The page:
You’re not alone in worrying about the future.
In fact, we are not alone in our profession-wide agonizing over “the future of ___,” nor are we alone in chasing a sunny version of that future. That’s the theme of Trees on Mars by Hal Niedzviecki (Seven Stories Press, 2015), which takes on the international project of “owning the future” and what such a societal obsession looks like in practice. What are the opportunities involved? What are the costs, particularly the human costs for those excluded, made vulnerable, or even used up by the process? The book was recommended to me by an archivist acquaintance and yes, there are archival implications. It also has me wondering, is it possible to believe in a bright future for libraries while feeling mostly anxious about everything else?
Broadly, Niedzviecki argues that rhetoric and thinking around the future have shifted away from the notion of a collective enterprise steered by institutions and towards an individual “race” to “own the future.” Today, organizations from businesses to schools to the federal government emphasize the need to “compete” and “win,” stress the urgency with which intangible skills like creativity and leadership are universally needed, and call for future-winners to perform at an ever-accelerating pace.
As we (libraries, archives, and the people who make them work) move ever onward into our own bright future, let’s consider carefully what ethics and values tag along when we adopt certain ways of speaking about what comes next. For example: To whom, exactly, is it important that we “stay relevant”? The history of the American public library is all about providing “useful information” (and public spaces, and stories) but pretty often the information and services fit some outside authority’s idea of “useful” rather than what the public actually wanted or needed. I suspect we’re still in that space when it comes to “owning the future,” more or less at the mercy of those with more money and power than information institutions. Many of the communities left behind by “the future” are communities we have traditionally had a responsibility to serve. No doubt some of the decisions libraries make to “stay relevant” and fit a borrowed vision of the future move resources away from helping these people, however indirectly.
It’s not just our communities of users for whom we might be concerned. People power the services we use, from Internet Archive third-shift book scanners to vendors’ customer service and IT support staff to warehouse workers of whom libraries make use to order and ship goods like any other consumer. After interviewing warehouse workers serving major e-commerce companies, Niedzviecki wonders, “Has organizing our lives around the perpetual arrival of the future made their lives better?” They work long hours in terrible conditions for terrible pay and face every conceivable obstacle in their efforts to organize. Draw your own conclusions.
If considering the welfare of minimum-wage-earning human “infrastructure” is too distant, consider a poignant set of interviews with nine college graduates in their twenties, all living in Toronto around 2011. Each of them is steeped in future-owning rhetoric, and each embodies the kind of independence, enterprise, curiosity, and eagerness to learn that many librarians work hard to foster in young library users. Despite all of this, their primary concerns are for immediate financial, professional, and personal security based on their current needs. Niedzviecki concludes: “The case against the future comes down to our inability to care about or see the actual future” (p. 215). Very few of these young people can envision a future at all, and those who try don’t seem confident in the pictures they paint. Anxiety suffuses their attitudes towards both present and future. It’s today’s version of “future shock,” apparently.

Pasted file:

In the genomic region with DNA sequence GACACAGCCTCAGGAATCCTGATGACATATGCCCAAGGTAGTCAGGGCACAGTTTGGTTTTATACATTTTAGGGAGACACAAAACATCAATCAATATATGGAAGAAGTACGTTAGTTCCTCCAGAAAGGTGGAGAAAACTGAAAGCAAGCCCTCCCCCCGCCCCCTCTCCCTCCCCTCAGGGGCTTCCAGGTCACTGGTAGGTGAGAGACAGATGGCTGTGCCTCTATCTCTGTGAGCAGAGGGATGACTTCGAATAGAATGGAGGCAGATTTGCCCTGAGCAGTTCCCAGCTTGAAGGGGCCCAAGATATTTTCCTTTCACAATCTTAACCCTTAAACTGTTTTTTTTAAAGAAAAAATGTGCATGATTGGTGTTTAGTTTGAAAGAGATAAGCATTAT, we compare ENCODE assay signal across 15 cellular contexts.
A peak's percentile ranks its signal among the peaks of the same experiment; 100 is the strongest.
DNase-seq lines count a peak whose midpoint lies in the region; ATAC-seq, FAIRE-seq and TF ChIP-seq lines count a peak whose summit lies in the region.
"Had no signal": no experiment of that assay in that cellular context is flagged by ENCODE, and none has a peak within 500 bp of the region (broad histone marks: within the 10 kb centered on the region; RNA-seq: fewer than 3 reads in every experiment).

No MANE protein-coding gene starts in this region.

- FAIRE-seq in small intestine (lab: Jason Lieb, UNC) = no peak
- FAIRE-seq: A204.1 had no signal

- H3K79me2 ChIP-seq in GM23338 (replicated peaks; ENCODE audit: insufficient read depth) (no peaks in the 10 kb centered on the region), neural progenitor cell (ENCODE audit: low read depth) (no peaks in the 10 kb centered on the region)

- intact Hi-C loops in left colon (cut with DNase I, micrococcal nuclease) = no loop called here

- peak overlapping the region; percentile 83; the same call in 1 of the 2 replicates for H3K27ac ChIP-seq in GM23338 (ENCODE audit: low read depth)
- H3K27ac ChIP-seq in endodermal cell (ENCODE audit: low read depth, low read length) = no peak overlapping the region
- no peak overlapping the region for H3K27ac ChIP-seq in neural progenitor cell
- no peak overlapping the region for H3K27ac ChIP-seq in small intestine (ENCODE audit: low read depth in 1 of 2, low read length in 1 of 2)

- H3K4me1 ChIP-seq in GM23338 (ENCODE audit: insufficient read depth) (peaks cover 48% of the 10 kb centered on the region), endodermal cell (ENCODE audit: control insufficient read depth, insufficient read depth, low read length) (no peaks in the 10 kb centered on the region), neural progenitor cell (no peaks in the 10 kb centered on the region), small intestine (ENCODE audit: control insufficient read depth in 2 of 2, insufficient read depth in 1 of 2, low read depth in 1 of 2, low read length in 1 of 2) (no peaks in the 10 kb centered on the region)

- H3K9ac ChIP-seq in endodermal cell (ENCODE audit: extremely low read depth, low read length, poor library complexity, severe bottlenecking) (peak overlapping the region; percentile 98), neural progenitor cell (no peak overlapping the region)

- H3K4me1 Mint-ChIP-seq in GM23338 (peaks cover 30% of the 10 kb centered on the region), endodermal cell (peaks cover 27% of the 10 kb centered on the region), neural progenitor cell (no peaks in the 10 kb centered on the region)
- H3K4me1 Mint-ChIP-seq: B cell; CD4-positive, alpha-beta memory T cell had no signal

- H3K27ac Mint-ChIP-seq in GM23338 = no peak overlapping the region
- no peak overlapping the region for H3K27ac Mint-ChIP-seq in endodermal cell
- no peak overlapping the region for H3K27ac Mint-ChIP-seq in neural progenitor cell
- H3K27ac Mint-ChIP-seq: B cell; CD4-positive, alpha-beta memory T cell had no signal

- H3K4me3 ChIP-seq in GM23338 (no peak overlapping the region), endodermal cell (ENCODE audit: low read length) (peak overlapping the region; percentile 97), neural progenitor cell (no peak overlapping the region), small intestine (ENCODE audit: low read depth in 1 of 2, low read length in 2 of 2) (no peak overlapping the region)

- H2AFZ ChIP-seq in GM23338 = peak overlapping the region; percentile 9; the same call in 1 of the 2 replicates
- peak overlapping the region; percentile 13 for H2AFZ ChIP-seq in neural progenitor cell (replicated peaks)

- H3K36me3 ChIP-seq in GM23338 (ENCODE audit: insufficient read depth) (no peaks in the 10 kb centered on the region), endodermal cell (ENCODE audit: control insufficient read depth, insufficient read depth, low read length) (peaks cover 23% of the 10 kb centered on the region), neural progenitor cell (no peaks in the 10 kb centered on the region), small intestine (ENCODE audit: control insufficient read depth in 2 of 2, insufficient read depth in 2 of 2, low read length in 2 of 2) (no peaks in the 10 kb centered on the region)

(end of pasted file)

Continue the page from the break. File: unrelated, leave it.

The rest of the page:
A few pages later, Niedzviecki continues on the topic of anxiety::
“Like the Tofflers, I believe we live in a steady state of fear and anxiety with its roots in technologically enabled social change. But our ‘shock’ isn’t about our resistance to change in the form of new technologies, even those technologies that radically destabilize what has gone before. What we are most anxious about, most fearful of, is our failure to take advantage of change … We don’t need to learn how to ride the crest of technological change. We’re so good at it, we’ve even found ways to normalize the anxiety and desperation we feel while trying to stay on and at the top of each and every transformation” (p. 237)
The book does falter from time to time, in both style and substance. The author draws an artificially straight line from prehistoric societies to today — but then so do a lot of writers when trying to explain “our brains” to a general audience. In building his argument about conceptual shifts in “future,” he often relies on broadly stereotyped takes on past eras of American history as evidence, rather than looking at primary sources or scholarship. More than a few times, he reports asking startup founders for definitive research on their products, seemingly just to make a point. Constantly demanding evidence isn’t the same as understanding what research can and can’t do.
Some archivists have “What are archives?” elevator pitches, just as many librarians no doubt have “Why libraries?” and “Why library school?” statements honed over time and many Thanksgiving dinners. Archives pitches often center on the past when conveying value: accountability for the past actions of institutions, telling stories about the past, and so on. I learned on the fly this summer that my pitch is: Archives save the present for the future. Trees on Mars is forcing me to think long and hard about what that means. I had been focusing on “whose present,” but now… whose future?
— Amy Wickner | @amelish